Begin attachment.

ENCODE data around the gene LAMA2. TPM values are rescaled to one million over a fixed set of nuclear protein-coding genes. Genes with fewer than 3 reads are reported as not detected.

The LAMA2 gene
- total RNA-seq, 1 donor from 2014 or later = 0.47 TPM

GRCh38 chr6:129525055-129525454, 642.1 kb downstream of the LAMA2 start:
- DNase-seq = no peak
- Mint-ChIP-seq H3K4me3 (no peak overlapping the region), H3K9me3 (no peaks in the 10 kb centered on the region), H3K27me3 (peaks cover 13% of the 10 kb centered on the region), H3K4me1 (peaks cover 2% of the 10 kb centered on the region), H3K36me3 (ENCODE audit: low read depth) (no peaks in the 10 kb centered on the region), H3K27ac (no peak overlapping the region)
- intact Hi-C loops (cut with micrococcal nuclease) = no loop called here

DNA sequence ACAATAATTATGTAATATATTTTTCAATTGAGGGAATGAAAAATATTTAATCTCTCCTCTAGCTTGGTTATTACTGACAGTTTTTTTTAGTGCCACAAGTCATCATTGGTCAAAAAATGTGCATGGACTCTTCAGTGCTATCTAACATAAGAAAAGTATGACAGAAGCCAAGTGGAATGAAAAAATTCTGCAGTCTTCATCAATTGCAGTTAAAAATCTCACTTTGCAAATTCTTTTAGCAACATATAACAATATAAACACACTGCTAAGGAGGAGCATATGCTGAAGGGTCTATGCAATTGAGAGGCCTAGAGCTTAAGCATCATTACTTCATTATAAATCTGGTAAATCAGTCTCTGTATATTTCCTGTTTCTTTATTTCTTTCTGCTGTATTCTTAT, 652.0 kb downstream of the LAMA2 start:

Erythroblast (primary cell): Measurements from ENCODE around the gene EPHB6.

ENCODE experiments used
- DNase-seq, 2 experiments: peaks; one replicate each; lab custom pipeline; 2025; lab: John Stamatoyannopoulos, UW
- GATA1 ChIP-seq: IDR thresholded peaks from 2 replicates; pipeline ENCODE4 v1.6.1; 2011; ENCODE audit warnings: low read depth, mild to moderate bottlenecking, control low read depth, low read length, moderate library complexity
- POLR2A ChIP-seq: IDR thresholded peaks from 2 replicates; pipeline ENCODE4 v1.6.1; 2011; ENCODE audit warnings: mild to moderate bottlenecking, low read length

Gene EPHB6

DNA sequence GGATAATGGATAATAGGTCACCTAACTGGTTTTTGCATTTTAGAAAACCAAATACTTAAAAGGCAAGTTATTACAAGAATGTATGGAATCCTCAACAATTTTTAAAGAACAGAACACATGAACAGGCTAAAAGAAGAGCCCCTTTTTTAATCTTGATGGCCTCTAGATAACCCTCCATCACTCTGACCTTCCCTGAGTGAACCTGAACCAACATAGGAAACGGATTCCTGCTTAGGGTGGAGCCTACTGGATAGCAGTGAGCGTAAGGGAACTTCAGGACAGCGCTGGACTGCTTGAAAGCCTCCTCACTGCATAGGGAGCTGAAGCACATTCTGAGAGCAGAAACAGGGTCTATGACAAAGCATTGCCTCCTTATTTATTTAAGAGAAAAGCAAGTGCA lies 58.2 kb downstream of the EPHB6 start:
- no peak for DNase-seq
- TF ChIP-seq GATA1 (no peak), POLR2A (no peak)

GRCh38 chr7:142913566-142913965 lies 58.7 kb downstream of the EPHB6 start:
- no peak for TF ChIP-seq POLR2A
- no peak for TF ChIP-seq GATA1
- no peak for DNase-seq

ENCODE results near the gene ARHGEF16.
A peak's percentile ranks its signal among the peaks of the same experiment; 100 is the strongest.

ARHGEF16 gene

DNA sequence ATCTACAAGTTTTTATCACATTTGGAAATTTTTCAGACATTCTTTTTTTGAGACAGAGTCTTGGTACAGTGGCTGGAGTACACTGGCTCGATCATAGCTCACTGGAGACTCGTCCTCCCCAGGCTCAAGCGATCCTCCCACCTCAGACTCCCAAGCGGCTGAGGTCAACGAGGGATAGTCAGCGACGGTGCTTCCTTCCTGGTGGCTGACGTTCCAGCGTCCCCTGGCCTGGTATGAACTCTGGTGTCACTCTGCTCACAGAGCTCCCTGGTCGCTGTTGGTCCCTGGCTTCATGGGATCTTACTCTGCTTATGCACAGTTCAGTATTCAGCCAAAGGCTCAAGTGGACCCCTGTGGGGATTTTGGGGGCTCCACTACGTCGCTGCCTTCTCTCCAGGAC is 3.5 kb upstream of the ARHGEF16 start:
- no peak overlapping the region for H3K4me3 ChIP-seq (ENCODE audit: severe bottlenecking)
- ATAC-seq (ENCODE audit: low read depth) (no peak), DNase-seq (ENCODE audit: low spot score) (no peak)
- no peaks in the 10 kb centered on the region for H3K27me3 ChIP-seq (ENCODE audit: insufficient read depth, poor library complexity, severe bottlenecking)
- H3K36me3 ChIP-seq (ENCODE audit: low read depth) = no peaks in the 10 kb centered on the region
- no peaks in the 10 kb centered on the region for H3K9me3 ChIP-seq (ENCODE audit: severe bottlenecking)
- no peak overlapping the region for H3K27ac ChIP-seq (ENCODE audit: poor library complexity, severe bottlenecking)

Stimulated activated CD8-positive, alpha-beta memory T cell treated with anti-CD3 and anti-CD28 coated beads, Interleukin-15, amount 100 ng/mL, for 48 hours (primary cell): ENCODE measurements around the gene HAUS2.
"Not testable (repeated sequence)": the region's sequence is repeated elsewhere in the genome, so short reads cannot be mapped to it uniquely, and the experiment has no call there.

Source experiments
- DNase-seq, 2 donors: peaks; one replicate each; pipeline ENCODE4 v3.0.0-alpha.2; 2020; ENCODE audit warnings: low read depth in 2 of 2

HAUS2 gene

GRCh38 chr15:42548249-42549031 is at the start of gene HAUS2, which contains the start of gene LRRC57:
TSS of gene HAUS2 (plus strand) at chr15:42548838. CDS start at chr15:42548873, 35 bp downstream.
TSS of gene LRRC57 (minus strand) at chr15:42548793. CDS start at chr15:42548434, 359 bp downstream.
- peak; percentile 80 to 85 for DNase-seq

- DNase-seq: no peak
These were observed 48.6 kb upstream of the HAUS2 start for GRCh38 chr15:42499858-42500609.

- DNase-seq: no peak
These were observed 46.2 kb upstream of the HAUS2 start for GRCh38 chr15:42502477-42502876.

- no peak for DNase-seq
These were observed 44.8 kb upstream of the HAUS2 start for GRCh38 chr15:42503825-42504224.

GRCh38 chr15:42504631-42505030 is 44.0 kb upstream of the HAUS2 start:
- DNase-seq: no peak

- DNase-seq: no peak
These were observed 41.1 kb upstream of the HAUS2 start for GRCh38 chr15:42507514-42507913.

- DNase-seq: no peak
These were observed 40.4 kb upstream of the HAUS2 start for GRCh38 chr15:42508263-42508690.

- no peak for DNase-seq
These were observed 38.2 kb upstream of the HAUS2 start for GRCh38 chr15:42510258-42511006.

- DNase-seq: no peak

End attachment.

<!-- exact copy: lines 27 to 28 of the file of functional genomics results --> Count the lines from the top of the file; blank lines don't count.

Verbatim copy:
- ATAC-seq (ENCODE audit: low read depth) (no peak), DNase-seq (ENCODE audit: low spot score) (no peak)
- no peaks in the 10 kb centered on the region for H3K27me3 ChIP-seq (ENCODE audit: insufficient read depth, poor library complexity, severe bottlenecking)